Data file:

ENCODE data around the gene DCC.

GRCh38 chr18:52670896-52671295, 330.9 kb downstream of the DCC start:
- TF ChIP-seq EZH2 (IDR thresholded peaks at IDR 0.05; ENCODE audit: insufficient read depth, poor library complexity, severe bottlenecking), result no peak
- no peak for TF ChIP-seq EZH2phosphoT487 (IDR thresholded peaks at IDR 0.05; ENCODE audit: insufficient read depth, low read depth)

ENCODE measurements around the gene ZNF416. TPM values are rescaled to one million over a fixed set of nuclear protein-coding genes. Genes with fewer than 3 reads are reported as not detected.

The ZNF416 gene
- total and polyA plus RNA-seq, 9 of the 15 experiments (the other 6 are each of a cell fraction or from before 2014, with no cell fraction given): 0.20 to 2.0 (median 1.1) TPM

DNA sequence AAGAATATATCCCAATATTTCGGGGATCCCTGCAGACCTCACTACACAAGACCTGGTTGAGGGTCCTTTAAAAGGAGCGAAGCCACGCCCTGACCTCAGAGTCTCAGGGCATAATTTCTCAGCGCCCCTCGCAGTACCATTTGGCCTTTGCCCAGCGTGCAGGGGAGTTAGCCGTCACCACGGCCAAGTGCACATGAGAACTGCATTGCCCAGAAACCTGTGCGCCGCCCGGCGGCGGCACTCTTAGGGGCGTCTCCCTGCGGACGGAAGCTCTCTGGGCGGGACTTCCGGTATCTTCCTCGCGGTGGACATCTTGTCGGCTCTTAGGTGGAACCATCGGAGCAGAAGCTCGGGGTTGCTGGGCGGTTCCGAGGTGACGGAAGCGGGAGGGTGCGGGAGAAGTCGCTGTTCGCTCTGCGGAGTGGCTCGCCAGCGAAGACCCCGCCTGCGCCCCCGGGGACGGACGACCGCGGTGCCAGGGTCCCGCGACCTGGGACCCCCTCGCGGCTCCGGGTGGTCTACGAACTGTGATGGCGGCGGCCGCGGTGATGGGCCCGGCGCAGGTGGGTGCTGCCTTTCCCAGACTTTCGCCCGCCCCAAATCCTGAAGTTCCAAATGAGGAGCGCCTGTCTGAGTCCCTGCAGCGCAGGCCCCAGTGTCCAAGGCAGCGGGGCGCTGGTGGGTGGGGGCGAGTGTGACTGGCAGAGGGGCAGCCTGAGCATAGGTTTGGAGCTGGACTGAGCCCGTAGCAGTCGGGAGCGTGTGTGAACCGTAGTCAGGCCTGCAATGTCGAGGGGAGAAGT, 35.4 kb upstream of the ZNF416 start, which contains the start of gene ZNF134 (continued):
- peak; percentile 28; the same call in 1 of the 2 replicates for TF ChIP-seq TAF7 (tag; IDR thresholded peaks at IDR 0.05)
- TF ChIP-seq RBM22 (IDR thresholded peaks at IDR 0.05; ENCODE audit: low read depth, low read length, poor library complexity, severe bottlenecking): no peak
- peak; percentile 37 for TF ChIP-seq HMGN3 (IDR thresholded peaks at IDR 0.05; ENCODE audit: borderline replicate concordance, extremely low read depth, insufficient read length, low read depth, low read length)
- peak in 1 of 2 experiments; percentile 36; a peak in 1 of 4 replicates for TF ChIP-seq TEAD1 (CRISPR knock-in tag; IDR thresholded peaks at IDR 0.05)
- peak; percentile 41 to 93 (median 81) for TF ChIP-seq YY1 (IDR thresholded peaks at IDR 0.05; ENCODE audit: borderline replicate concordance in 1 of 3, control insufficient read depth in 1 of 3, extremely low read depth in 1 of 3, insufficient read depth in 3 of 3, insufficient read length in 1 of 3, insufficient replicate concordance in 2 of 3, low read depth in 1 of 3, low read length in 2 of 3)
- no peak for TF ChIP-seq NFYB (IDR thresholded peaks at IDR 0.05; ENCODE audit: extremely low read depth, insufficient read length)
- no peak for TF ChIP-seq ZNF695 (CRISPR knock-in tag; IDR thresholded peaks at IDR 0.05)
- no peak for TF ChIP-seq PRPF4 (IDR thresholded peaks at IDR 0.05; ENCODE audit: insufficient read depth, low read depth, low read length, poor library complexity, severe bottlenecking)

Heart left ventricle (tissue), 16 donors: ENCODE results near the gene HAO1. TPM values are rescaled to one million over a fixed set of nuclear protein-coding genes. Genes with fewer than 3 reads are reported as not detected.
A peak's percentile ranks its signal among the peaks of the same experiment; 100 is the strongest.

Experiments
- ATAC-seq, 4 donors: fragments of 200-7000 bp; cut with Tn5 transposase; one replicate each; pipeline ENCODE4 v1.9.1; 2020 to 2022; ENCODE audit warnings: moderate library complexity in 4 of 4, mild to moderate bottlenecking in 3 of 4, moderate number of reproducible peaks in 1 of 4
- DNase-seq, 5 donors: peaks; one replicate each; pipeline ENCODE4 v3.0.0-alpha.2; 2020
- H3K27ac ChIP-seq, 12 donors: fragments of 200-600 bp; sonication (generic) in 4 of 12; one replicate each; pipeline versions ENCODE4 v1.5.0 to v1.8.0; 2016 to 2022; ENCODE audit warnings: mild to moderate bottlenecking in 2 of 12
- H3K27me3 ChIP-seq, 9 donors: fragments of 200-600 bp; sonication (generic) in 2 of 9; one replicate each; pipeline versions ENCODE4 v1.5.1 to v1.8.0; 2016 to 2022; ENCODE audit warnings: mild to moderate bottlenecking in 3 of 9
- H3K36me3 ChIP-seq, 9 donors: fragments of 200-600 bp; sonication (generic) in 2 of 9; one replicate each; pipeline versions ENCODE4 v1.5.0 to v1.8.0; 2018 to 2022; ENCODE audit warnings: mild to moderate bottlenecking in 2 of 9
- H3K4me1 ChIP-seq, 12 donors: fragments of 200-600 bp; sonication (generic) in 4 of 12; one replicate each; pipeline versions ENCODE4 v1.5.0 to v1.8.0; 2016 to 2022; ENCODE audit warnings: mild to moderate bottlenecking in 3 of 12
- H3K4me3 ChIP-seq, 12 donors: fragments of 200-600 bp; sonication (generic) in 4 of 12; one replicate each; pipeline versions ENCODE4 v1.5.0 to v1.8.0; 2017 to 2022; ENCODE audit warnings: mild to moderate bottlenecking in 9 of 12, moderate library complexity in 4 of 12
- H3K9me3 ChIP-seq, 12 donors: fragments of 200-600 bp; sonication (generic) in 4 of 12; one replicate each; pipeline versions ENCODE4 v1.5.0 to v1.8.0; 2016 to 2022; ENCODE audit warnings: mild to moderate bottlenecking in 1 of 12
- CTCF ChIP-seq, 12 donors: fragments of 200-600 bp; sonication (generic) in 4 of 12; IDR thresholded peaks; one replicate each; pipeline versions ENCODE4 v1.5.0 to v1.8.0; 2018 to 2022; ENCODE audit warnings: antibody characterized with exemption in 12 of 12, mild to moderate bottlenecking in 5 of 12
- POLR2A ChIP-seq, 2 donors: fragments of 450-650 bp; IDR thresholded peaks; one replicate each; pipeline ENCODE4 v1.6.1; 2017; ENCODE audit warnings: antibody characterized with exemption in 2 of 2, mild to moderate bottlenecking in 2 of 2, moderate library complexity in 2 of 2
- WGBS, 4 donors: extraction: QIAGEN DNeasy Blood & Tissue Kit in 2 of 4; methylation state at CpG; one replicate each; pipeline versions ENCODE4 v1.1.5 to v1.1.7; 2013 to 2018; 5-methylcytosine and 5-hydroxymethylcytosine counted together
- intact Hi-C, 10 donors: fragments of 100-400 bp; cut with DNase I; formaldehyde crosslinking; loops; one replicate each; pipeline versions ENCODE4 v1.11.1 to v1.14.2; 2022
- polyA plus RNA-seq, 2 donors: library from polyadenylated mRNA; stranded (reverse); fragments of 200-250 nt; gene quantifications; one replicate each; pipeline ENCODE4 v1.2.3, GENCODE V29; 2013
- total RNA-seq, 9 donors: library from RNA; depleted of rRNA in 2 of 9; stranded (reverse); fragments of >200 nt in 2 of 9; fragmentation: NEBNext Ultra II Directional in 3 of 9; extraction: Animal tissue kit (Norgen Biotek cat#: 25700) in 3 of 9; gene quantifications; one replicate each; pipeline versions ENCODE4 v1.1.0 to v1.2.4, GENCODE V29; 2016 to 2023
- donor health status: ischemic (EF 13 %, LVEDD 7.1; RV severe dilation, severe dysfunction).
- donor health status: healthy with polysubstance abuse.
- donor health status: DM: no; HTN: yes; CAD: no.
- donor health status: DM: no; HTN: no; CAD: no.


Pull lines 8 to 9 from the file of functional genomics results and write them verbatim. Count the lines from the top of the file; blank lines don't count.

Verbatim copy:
DNA sequence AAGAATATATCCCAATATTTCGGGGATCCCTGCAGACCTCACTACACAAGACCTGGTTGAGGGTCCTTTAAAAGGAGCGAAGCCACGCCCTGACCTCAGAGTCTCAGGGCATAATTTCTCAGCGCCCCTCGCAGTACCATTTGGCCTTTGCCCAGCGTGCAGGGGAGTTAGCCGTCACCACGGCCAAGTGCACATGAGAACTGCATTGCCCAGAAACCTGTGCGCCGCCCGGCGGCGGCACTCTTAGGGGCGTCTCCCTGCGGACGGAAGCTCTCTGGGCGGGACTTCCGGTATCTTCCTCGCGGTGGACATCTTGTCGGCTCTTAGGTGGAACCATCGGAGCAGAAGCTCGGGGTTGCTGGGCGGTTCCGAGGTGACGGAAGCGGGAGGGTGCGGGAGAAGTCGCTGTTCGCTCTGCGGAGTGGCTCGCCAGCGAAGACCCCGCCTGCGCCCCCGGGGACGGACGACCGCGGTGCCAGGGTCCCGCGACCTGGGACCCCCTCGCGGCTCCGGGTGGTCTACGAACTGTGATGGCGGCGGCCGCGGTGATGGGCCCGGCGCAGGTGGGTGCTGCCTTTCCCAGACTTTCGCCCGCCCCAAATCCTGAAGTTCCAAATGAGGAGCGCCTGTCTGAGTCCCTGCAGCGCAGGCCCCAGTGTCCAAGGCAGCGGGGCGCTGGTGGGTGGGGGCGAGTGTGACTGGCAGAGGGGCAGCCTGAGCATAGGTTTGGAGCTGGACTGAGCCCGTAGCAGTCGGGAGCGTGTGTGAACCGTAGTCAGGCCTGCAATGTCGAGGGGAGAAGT, 35.4 kb upstream of the ZNF416 start, which contains the start of gene ZNF134 (continued):
- peak; percentile 28; the same call in 1 of the 2 replicates for TF ChIP-seq TAF7 (tag; IDR thresholded peaks at IDR 0.05)